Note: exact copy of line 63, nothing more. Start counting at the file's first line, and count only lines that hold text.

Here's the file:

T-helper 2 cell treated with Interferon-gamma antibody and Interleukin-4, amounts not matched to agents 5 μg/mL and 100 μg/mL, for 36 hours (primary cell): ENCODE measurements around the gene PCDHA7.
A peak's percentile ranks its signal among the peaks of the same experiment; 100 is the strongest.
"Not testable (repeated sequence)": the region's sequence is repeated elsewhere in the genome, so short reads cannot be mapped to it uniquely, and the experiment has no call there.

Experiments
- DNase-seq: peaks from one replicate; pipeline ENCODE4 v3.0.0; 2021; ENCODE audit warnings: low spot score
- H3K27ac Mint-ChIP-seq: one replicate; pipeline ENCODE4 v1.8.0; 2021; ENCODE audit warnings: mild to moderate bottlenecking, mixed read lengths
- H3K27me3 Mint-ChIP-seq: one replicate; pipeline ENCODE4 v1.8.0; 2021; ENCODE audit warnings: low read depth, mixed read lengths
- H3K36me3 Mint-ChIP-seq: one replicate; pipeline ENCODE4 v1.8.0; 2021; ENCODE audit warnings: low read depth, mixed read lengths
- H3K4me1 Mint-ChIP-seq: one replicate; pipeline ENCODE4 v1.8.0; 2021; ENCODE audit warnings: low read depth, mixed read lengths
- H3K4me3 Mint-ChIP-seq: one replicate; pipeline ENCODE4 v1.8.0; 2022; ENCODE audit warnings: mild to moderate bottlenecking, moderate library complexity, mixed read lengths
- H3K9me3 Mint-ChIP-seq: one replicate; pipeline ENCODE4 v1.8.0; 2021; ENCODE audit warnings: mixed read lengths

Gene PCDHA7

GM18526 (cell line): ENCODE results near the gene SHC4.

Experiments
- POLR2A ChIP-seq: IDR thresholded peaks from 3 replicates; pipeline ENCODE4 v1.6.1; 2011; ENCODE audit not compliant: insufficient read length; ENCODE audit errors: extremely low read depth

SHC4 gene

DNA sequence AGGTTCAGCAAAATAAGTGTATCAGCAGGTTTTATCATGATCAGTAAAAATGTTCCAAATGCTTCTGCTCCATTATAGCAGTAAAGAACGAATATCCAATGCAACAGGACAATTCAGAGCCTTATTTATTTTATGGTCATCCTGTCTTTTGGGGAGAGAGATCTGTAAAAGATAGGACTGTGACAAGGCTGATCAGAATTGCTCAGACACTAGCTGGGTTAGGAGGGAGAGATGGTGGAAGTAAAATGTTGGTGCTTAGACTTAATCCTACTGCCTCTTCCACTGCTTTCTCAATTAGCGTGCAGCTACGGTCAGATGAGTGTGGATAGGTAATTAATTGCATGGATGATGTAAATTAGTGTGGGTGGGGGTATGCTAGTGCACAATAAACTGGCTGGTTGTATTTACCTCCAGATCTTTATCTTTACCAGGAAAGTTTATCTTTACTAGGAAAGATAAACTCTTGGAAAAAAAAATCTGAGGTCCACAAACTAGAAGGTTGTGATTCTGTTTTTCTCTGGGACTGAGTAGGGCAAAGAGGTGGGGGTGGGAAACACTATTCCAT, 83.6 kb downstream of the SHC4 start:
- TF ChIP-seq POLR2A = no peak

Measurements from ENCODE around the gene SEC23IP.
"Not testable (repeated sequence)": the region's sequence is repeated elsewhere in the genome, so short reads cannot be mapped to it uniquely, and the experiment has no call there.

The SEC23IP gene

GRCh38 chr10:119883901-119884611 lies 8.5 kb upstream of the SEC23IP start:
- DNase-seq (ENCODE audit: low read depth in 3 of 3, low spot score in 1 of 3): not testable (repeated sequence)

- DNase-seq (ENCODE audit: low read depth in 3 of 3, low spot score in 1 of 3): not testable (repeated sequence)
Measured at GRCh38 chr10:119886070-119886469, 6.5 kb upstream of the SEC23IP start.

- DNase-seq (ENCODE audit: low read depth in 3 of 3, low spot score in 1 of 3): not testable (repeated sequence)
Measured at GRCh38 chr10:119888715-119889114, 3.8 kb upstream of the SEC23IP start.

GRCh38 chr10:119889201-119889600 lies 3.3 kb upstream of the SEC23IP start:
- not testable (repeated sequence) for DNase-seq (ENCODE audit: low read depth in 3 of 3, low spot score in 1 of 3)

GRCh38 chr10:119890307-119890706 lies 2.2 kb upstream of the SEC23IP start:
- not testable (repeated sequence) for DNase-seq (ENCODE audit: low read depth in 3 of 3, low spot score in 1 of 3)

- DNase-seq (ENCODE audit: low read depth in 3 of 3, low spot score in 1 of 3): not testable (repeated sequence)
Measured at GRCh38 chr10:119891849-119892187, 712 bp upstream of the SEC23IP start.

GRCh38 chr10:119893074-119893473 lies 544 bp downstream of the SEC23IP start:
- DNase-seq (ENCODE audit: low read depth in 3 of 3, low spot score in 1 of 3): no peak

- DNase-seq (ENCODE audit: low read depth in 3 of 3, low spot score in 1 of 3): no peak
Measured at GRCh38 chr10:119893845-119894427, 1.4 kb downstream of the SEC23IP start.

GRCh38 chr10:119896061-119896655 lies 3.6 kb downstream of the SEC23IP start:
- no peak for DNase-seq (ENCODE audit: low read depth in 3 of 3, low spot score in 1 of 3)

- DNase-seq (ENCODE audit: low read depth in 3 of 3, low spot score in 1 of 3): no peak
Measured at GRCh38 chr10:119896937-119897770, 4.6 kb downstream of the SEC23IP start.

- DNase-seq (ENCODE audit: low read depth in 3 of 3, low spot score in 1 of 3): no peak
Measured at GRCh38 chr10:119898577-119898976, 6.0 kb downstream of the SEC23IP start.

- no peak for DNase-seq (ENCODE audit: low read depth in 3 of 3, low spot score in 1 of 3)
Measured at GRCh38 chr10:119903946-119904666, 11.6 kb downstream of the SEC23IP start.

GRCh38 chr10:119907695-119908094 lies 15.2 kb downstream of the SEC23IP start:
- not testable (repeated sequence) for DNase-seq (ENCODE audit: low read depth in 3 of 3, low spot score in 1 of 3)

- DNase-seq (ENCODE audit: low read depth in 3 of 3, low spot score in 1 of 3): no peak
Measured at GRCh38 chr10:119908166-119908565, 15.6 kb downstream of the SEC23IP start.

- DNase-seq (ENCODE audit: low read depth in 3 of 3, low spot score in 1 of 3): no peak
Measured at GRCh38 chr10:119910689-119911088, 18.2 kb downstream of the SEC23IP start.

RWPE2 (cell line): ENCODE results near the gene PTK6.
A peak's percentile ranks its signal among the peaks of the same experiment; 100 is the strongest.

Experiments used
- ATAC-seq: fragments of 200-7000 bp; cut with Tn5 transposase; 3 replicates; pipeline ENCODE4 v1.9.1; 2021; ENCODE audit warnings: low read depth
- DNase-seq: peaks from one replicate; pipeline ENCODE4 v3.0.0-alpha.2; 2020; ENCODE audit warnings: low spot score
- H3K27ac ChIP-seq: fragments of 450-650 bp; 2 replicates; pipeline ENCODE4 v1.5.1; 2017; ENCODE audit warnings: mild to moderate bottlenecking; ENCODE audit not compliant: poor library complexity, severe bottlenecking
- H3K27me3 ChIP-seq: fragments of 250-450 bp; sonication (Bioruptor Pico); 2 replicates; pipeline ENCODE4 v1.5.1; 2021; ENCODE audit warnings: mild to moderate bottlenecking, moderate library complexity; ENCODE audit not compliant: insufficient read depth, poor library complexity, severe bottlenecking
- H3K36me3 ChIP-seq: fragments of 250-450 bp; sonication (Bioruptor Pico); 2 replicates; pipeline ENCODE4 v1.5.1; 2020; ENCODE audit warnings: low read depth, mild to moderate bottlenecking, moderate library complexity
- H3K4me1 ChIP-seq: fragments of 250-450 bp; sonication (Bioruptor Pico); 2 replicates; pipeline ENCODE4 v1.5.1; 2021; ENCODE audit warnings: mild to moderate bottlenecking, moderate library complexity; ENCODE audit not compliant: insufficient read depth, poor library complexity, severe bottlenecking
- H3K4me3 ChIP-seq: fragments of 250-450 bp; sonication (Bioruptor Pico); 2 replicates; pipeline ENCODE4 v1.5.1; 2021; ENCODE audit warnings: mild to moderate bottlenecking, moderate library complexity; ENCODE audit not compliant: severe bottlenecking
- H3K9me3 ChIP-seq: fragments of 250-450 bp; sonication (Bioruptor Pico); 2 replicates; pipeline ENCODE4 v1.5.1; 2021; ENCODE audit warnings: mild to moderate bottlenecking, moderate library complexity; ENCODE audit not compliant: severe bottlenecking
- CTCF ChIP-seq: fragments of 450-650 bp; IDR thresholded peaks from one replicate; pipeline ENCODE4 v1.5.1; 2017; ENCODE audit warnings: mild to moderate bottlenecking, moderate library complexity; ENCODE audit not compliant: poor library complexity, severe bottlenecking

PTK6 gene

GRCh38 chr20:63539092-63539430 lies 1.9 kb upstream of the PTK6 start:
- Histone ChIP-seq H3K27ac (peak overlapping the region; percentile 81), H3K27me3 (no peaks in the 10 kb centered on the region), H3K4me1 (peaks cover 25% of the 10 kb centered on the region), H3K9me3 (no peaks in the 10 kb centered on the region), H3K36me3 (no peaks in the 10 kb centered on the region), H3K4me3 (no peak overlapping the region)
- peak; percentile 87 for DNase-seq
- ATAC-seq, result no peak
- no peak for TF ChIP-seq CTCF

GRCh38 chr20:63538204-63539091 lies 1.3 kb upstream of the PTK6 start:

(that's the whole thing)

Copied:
- CTCF ChIP-seq: fragments of 450-650 bp; IDR thresholded peaks from one replicate; pipeline ENCODE4 v1.5.1; 2017; ENCODE audit warnings: mild to moderate bottlenecking, moderate library complexity; ENCODE audit not compliant: poor library complexity, severe bottlenecking